HARTFORD, CT — The House suspended its rules Thursday to send two bills to Gov. Dannel P. Malloy. The first would require police officers to determine the primary aggressor in intimate partner domestic violence calls and the other would prevent shackling of pregnant prisoners and other policies regarding women’s health while incarcerated.
The bill that would require law enforcement to be trained identifying the primary aggressor in a domestic violence call passed 147-1. Rep. Craig Fishbein, R-Wallingford, was the only lawmaker to vote against the bill.
Rep. William Tong, D-Stamford, said the legislation seeks to reduce the number of dual arrests.
Connecticut police officers arrest both parties involved in a domestic violence incident 20 percent of the time, according to a report by the Connecticut Coalition Against Domestic Violence. That’s more than double the national average and it means that the victim is being arrested along with the abuser.
Rep. Robyn Porter, a New Haven Democrat who is a domestic violence survivor, said “it’s time.” She said no victim should have to worry about being arrested when they call the police.
“Nobody should be arrested for being a victim,” she said. “Nobody should be arrested for self-defense.
She said the current law prevents victims from calling law enforcement because they’re concerned about the impact their arrest would have on their children.
“If you call the cops, and you defend yourself you’re going to be arrested,” Porter said.
Rep. Rosa Rebimbas, R-Naugatuck, said if she was attacked that she would fight back and defend herself more aggressively than her attacker and as a result might deserve to be arrested.
“If someone injures me I’m gonna give it back and I may be a little more aggressive,” she said.
She said the legislation still allows an officer to arrest both parties. She said she trusts law enforcement to make the right call.
Fishbein, the lone vote against the bill, said sometimes a dual arrest is warranted. He said courts are open the following day and should be able to sort it out. He said this legislation puts law enforcement in a position of making a call on a domestic situation.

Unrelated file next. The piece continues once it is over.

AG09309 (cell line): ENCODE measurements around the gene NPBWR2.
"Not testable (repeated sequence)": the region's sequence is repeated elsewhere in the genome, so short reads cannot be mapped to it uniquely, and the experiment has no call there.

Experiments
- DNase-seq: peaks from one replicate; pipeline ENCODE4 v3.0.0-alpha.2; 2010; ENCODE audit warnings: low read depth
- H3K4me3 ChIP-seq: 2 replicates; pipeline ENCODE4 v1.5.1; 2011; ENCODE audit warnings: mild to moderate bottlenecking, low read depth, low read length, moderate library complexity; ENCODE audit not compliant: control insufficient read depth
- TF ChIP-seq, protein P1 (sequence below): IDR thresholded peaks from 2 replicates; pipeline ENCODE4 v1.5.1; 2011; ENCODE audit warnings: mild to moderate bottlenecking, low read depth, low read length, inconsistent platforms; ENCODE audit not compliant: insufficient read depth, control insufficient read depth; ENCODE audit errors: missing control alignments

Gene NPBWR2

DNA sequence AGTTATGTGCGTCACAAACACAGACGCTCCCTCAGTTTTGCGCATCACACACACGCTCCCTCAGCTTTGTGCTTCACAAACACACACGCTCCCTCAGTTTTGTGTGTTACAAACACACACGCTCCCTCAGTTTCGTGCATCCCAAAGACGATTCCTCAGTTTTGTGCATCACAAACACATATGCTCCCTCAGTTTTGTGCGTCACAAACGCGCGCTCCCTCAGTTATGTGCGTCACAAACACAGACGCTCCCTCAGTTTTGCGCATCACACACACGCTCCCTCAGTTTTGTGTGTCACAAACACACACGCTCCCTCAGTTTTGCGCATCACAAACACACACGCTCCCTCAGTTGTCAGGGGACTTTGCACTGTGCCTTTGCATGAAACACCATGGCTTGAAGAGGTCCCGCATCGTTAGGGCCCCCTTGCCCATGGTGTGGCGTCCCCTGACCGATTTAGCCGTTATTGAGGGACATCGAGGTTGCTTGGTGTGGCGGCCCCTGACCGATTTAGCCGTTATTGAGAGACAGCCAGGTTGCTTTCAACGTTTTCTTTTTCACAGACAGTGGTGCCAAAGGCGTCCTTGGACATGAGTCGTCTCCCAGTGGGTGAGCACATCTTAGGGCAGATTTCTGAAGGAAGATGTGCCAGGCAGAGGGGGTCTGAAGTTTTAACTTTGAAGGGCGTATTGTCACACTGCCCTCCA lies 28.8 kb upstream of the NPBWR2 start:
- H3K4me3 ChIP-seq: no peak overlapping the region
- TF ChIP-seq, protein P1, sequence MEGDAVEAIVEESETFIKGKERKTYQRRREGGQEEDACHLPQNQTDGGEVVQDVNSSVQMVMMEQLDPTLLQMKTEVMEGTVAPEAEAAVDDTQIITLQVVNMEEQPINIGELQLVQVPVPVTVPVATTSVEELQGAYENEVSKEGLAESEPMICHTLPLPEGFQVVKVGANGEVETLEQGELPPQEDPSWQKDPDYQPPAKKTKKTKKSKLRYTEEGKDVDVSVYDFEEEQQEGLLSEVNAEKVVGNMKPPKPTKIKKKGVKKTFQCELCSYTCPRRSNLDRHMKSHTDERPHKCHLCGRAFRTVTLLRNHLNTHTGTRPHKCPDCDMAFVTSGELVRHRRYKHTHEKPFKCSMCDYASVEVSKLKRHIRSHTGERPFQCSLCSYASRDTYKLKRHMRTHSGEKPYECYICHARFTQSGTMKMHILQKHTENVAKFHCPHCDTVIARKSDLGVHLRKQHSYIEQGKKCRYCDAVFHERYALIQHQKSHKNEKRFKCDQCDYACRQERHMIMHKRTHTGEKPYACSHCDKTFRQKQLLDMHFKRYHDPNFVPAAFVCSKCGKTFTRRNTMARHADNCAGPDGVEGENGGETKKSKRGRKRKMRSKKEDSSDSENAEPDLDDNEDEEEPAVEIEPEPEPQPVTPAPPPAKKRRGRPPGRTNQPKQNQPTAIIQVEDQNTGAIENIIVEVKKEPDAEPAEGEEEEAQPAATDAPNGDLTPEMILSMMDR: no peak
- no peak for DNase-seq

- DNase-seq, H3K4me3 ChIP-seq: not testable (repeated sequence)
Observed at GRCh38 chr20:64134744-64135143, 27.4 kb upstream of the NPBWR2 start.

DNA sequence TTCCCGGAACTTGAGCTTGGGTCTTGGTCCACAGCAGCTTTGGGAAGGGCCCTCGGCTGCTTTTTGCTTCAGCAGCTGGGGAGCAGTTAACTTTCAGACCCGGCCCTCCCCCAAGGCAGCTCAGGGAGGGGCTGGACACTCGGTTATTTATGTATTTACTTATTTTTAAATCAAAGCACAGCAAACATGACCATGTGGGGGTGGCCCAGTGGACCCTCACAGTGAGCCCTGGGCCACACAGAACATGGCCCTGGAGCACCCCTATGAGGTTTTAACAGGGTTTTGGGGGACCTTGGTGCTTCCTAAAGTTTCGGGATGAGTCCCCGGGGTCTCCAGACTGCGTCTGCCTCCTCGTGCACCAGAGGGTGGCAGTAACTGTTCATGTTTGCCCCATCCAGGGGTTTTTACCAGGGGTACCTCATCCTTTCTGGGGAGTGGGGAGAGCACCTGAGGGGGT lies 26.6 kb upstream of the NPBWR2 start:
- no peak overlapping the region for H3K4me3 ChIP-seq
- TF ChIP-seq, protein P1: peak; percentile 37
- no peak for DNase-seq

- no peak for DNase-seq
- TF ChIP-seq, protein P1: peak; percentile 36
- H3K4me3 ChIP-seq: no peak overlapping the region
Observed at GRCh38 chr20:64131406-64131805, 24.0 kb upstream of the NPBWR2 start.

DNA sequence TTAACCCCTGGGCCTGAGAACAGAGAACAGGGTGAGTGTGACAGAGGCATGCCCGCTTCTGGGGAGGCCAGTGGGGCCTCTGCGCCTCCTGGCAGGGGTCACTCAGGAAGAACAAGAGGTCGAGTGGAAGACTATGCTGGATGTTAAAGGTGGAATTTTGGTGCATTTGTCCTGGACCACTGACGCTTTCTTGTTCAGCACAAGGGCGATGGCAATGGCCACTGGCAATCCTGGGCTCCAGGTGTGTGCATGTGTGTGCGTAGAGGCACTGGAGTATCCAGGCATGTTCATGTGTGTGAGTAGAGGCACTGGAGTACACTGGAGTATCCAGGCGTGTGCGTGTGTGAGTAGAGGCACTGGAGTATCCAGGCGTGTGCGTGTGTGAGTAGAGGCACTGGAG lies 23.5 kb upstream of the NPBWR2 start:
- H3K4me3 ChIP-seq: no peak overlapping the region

Fishbein, an attorney who handles many divorces, said “Sometimes domestic violence is arranged, involved and sometimes it’s real—many times it’s real.”
He said he sees the legislation as “a feel good bill.”
The bill unanimously passed the Senate and is headed to Malloy’s desk.
A bill that would prohibit the shackling of female prisoners passed the House 148-0 and is headed for Malloy’s signature.
The bill codifies what is currently the practice at the Department of Correction.
The legislation would also allow female prisoners to pump and store their breast milk so their babies could benefit.
The legislation also requires the state to provide female inmates with feminine hygiene products for free and “in a quantity that is appropriate to the health care needs of the inmate.”
In addition, it requires the Department of Correction to place transgender people who are incarcerated in facilities that correspond with their gender identities.
“While Connecticut still has a long way to go toward respecting all incarcerated people’s human rights, dignity, health, and Constitutional rights, S.B. 13 is a critical step toward stopping the cycle of trauma for incarcerated women, transgender people, and families,” Sandy LoMonico, criminal justice organizer for the ACLU of Connecticut, said.
Following the vote, Malloy said the legislation, which he helped introduce and plans to sign was one of his proudest accomplishments of his public career.
“Women in the criminal justice system face unique challenges and barriers to success,” Malloy said. “The legislation approved in the House today is about taking a compassionate yet practical approach to improving the way our institutions treat incarcerated women.”
Both bills were on the agenda a group of female lawmakers were looking to get passed this legislative session.